‘Cheap imports killing Australian TV productions’
Thursday 25 Aug 2011
Australians are watching less home-made television as networks favour cheaper foreign productions over dearer local content, The Australian reports.
The proportion of Australian content screened has fallen from 52 percent to 38 percent, according to a report released today by Screen Australia.
Since 2008, foreign content has increased by 154 percent while Australian content has grown by only 59 percent.
“In the multi-channel environment, Australian content is being drowned in a sea of foreign content,” said Fiona Cameron, Chief Operating Officer of Screen Australia.
The Convergence 2011 report says the dilution of Australian content will hurt the overall viability of the Australian television industry.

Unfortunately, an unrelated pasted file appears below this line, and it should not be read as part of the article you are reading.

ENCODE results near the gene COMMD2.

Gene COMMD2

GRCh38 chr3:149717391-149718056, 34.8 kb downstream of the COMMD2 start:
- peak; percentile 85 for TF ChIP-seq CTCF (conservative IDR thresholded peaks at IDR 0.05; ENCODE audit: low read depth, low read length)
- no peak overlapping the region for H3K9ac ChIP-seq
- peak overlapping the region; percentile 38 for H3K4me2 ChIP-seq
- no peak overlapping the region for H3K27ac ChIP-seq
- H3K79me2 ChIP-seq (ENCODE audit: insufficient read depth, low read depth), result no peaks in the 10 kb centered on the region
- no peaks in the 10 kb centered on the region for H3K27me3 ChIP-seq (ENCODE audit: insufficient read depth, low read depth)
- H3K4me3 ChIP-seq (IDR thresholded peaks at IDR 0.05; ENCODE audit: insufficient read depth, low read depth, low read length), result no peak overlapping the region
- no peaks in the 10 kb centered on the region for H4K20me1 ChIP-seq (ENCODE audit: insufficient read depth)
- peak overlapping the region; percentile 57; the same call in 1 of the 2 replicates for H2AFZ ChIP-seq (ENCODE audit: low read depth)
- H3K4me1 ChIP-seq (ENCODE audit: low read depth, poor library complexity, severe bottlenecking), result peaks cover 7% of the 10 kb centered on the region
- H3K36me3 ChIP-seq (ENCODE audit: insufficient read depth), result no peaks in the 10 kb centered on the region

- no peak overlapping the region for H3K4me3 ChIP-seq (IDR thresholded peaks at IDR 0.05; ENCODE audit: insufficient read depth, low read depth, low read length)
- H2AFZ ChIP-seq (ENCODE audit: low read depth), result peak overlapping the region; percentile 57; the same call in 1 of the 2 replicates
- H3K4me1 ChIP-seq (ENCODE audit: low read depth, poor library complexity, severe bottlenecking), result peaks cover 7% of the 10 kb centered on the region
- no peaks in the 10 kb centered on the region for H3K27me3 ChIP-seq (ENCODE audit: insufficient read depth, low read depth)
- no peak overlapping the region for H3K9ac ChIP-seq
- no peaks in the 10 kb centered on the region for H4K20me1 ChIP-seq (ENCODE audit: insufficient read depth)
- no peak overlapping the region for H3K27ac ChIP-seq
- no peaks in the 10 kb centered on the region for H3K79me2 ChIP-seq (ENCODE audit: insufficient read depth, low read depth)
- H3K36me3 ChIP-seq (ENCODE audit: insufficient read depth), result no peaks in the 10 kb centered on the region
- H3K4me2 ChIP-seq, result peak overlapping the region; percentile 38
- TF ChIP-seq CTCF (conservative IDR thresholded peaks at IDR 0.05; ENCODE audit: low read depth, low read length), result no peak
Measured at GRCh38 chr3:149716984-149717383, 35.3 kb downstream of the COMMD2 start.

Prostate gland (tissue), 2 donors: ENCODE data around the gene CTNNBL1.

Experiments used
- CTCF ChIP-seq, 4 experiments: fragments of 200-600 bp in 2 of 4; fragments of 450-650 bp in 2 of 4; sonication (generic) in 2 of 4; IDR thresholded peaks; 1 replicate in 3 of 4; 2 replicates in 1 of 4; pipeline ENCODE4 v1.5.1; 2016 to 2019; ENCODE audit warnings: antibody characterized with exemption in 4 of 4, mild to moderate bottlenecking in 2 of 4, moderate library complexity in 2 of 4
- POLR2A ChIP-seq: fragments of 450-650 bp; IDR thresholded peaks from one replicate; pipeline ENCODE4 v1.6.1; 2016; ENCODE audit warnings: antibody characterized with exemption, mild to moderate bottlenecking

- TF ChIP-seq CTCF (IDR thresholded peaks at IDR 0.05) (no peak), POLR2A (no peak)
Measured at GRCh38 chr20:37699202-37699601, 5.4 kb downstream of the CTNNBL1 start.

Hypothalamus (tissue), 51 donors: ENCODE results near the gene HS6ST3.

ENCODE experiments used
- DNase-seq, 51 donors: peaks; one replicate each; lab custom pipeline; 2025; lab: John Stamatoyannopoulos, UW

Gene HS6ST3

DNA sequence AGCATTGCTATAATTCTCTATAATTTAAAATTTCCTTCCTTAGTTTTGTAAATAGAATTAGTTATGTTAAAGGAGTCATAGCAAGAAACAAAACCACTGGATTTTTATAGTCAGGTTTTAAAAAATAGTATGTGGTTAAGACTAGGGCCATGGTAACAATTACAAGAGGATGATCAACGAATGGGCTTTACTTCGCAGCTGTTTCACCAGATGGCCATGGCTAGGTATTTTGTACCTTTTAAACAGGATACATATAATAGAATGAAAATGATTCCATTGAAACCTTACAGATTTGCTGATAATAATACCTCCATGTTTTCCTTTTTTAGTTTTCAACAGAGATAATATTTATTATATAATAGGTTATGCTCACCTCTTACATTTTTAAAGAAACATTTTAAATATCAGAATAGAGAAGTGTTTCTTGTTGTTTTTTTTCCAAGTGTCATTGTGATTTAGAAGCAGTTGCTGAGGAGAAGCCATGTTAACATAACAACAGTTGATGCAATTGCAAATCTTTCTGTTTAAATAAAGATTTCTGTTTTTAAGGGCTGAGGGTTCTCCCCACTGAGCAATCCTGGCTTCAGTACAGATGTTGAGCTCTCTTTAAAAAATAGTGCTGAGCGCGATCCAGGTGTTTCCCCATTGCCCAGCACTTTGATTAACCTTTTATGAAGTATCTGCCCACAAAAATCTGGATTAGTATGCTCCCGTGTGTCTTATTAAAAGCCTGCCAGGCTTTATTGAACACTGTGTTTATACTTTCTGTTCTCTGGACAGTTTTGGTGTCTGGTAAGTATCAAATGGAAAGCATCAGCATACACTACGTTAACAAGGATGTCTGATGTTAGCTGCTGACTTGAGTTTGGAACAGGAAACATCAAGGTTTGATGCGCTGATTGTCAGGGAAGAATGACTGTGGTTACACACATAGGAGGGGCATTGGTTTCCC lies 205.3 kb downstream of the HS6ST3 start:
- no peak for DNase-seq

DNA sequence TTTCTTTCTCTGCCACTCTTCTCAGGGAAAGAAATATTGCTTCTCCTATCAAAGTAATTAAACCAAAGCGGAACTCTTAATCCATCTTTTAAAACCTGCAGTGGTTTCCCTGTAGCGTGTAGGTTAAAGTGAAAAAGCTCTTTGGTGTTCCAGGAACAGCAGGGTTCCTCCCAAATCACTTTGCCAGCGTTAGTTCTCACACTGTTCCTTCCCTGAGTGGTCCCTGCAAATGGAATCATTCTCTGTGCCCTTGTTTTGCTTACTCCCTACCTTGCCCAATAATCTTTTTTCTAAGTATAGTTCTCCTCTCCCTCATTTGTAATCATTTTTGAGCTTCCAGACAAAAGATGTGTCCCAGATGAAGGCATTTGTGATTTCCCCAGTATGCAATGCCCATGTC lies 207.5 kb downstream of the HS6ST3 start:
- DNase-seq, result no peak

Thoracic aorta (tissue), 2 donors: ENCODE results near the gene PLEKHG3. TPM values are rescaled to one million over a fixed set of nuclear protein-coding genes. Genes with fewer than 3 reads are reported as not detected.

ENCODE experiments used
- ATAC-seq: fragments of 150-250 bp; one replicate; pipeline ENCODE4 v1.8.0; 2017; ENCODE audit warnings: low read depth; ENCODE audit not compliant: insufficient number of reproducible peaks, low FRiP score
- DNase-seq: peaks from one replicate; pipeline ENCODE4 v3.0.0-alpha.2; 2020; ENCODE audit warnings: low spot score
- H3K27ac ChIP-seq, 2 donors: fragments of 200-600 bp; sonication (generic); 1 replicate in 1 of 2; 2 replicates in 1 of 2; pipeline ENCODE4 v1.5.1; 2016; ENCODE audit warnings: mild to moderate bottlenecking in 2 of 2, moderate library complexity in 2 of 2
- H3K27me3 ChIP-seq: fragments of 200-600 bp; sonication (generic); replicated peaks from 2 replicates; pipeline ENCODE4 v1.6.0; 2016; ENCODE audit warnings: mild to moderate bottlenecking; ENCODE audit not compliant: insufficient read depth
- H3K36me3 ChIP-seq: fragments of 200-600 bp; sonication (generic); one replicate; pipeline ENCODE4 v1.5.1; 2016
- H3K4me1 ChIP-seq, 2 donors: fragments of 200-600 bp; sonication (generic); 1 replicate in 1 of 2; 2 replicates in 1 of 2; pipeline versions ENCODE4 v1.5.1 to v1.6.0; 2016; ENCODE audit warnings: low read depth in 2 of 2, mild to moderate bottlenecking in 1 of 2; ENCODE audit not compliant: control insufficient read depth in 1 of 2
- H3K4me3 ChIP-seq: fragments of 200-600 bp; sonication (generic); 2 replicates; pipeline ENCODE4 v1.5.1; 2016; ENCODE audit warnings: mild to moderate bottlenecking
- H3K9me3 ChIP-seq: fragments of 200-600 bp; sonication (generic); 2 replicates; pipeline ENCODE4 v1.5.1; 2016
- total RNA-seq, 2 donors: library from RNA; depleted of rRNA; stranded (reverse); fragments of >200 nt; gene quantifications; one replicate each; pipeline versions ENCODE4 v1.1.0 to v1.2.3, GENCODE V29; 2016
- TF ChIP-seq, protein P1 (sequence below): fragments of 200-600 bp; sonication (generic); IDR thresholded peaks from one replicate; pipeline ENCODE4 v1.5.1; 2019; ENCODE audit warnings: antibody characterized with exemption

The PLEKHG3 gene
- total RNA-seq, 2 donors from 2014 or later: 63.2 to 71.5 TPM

Screen Australia also argues the Australian television sector is experiencing “market failure” because US content-makers are able to sell their product more cheaply, as they have already recouped their costs broadcasting in their domestic market.
“A Two And a Half Men will cost an Australian broadcaster A$100,000 (US$105,000) and an Underbelly will cost between A$700,000 and A$900,000 (US$733,000 and US$942,000) per hour of content,” she said.
The report says that, per hour, Australian drama and children’s television are the most expensive local content to produce, followed by documentaries and comedy.
Free TV Australia, which represents all the major free-to-air TV networks, has raised questions over the methodology behind the Screen Australia report, saying it focuses too heavily on the impact of digital multi-channels while failing to address the challenges posed by growing use of Internet Protocol TV (IPTV).